Non-Competition Agreements – Are Your Company's Agreements Enforceable?
Thursday, May 10, 2007
A Member article by Coalition Exchange Member Merritt Green, Principal of General Counsel, P.C.
Agreements provide a valuable tool for employers to protect their most
important asset – their business relationships with clients. However,
because non-competition agreements limit the ability of an employee to
obtain subsequent employment, courts require that they be narrowly
tailored to protect the legitimate business interests of the employer.
If they are too broad, they will not be enforceable.
recent decision by the Virginia Supreme Court, Omniplex World Services
Corp. v. U.S. Investigations Services Inc., 270 Va. 246 (Va. Sept. 16,
2005), emphasizes the importance of narrowly-tailored non-competition
agreements. In this case, Omniplex provided “top secret”
security-cleared staffing to a “Sensitive Government Customer.”
Omniplex’s non-competition agreement provided, in relevant part, that
hereby covenants and agrees that, . . . following any termination of
employment from Omniplex . . . Employee shall not . . . (1) accept
employment, become employed by, or perform any services for Omniplex’s
Customer for whom Employee provided services or for any other
employment in a position supporting Omniplex’s Customer, if the
employment or engagement requires Employee to possess the same level of
security clearance Employee relied on during his employment with
Omniplex. . . .
employee at issue in this case provided “general administrative
security support, monitoring alarms and intrusion detection systems” at
the government agencies’ headquarters. After a few months of employment
with Omniplex, the employee received a job offer with another staffing
company as an administrative assistant for the “Sensitive Government
Customer.” After the employee commenced work with the new employer,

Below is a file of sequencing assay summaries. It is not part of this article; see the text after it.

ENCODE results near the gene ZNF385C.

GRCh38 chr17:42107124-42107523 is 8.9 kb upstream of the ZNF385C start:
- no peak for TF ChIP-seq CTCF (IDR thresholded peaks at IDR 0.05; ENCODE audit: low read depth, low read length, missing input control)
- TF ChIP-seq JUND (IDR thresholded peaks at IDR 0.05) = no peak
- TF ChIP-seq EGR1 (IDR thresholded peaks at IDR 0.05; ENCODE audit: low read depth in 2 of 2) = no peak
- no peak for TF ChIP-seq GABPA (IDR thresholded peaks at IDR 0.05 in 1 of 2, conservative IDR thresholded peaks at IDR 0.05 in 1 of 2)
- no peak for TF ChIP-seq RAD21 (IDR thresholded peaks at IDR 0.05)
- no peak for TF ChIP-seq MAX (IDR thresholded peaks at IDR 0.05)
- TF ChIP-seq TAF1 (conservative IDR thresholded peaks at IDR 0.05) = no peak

Omniplex filed litigation against the employee for breach of contract
and the new employer for tortious interference with contract and civil
conspiracy, seeking $1,350,000 in damages and injunctive relief.
Virginia Supreme Court affirmed the decision of the Fairfax Circuit
Court that the non-competition agreement was overbroad and, thus,
unenforceable. The Court stated that “[t]his provision precludes
[employee] from working for any business that provides support of any
kind to the [Sensitive Government Customer], not only security staffing
businesses that were in competition with Omniplex.” Omniplex, 270 Va.
at 250. “Thus, for example, the non-competition agreement precludes
[employee] form working as a delivery person for a vendor which
delivers materials to the [Sensitive Government Customer] if such
security clearance was required to enter [secured] installation even
though the vendor was not a staffing service competing with Omniplex.”
Id. Accordingly, because Omniplex’s non-competition agreement was not
limited to employment that would be in competition with Omniplex, the
Virginia Supreme Court ruled that it was overbroad and not enforceable.
what does this mean for employers? Take the time to review your
non-competition agreements (or have an attorney review the agreement).
Often times, the instinct for an employer is to have the
non-competition agreement as broad as possible to provide protection
for their business and keep a former employee from competing. This
instinct, however, will result in the non-competition agreements being
unenforceable. Therefore, when reviewing your company’s non-competition
agreement, ask yourself the following questions: (1) what is our
business; (2) who are our customers; and (3) how can a non-competition
agreement be narrowly tailored to protect our business and customer
If your company ensures that its non-competition
agreement is carefully (and narrowly) tailored solely to protect its
vital business interests (and no more), it should be enforceable.
About Merrit Green, General Counsel, P.C. Founded
by Merritt Green in 2004, General Counsel, P.C. was established to
satisfy the legal needs of businesses in Virginia, Maryland and
Washington, D.C. Striving to be the “legal partner and trusted advisor”
of our clients, our representation can be divided into four primary
categories: business/corporate law; labor/employment law; state/federal
court litigation; and estate/business succession planning. For
additional information on General Counsel, P.C., please visit our
or email: email@example.com. General Counsel, P.C. serves as
corporate counsel for The American Small Business Coalition.